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To celebrate the continuous struggle for freedom and equality in America, Wesleyan University Press has compiled a few antiracist reading lists in order to amplify BIPOC (Black, Indigenous, and People of Color) voices, experiences, and histories. Below are just a few of the fantastic titles Wesleyan University Press has published by BIPOC authors or about the Black historical legacy. Poetry, music and dance, autobiography, science fiction, historical novels, and more show the breadth of these lyrical, literary, and scholarly contributions. We are dedicated to supporting Black authors and stories, to listening and learning through publishing and reading. This moment is highlighting just how much work there is to be done in order to dismantle systemic racism in our country; these books help show us why that work is so important and how we can begin to integrate it into our daily lives and reading practices. Black lives matter!

To order books and view our full list of titles, please visit https://www.hfsbooks.com/publishers/wesleyan-university-press/ or click on the below cover images to visit a book page directly. And don’t forget to look out for Beyoncé in the World: Making Meaning with Queen Bey in Troubled Times edited by Christina Baade and Kristin McGee– forthcoming in Spring 2021!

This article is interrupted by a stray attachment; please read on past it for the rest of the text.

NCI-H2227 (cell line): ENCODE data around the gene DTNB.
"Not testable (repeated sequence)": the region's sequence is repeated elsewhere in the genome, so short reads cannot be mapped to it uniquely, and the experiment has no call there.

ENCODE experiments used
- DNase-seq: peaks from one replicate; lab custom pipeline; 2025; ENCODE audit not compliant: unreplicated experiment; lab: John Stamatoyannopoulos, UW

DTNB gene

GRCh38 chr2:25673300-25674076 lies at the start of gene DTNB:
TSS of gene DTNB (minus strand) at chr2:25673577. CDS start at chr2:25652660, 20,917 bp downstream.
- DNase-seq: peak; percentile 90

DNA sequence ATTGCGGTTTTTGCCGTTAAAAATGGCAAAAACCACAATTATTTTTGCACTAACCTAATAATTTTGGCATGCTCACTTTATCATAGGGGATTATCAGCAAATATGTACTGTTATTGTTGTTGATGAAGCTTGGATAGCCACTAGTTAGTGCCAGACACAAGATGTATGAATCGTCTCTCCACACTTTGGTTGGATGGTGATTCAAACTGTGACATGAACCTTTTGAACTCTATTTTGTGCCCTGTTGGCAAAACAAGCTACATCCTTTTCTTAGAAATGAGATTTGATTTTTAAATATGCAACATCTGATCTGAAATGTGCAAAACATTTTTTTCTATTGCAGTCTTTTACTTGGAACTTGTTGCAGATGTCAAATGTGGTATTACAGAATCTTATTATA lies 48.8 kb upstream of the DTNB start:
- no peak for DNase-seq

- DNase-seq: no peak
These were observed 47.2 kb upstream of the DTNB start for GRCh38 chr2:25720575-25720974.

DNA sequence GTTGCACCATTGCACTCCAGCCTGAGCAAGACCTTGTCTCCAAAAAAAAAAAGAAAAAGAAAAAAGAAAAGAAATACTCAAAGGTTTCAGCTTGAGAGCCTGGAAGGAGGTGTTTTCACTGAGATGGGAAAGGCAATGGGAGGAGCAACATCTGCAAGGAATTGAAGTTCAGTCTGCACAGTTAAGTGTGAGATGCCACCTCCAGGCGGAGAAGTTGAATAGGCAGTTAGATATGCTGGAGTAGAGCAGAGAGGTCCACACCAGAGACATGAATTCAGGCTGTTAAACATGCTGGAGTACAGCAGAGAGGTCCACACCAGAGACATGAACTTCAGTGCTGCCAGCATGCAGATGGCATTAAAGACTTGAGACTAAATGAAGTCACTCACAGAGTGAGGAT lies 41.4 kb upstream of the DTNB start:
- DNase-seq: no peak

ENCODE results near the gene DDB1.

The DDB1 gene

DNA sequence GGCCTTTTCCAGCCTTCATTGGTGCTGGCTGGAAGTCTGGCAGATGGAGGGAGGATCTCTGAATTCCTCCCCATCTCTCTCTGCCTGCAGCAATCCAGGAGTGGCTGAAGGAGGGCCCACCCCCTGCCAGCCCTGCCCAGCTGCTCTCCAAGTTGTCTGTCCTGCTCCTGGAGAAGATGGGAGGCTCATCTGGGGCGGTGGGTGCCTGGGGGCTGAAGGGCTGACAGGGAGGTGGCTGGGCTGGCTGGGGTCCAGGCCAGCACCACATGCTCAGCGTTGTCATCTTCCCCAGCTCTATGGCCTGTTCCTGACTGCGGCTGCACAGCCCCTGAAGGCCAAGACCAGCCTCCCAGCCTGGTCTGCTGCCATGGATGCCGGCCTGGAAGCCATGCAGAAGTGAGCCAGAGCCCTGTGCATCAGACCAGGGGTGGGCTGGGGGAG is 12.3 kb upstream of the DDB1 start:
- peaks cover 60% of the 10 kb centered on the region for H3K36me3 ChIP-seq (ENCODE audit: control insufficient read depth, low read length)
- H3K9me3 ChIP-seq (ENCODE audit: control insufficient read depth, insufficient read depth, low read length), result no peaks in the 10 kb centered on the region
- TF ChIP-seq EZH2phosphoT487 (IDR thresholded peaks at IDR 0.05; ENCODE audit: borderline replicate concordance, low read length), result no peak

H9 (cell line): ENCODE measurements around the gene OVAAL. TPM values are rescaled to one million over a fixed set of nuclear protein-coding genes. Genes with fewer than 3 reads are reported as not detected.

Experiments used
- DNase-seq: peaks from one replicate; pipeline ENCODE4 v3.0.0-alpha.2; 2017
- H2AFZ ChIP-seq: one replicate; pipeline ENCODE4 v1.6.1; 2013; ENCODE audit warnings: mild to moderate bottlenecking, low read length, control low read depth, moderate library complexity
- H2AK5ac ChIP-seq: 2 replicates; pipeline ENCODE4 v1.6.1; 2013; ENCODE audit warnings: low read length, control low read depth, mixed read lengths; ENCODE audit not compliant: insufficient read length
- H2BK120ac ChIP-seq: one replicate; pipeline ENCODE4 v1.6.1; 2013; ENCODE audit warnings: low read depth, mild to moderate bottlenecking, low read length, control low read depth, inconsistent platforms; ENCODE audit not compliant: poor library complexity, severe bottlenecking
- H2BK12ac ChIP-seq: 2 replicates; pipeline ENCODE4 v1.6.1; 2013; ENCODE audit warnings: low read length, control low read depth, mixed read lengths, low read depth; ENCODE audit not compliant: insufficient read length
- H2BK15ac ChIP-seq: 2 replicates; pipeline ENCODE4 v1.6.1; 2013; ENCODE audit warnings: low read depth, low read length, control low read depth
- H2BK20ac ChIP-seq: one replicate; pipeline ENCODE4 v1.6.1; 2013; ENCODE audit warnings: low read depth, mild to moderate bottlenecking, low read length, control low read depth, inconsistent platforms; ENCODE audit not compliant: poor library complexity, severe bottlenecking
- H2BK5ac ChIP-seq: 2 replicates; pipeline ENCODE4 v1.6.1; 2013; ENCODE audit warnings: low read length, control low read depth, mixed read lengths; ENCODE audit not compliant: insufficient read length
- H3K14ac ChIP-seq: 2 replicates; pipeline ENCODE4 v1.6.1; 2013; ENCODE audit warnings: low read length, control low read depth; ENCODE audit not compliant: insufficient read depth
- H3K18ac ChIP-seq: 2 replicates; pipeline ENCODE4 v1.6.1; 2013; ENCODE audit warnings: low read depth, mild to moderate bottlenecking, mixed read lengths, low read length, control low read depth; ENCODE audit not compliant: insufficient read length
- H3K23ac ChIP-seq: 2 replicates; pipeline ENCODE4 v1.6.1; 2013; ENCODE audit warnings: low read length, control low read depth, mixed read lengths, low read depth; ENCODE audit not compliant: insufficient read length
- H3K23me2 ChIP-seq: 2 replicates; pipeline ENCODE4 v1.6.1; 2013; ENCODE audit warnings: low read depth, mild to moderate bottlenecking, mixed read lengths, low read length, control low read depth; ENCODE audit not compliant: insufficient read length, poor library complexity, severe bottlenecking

The following list includes poetry, science fiction, historical novels, and non-fiction.

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A Hubert Harrison Reader

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Five Black Lives

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African American Connecticut Explored

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100 Amazing Facts About the Negro with Complete Proof


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The Little Edges by Fred Moten

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The Book of Landings by Mark McMorris

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Zong! by M. NourbeSe Philip

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Un-American by Hafizah Geter

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The Lazarus Poems by Kamau Brathwaite

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Magic City by Yusef Komunyakaa

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The Peacock Poems by Sherley Anne Williams

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semiautomatic by Evie Shockley

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In the Language of My Captor by Shane McCrae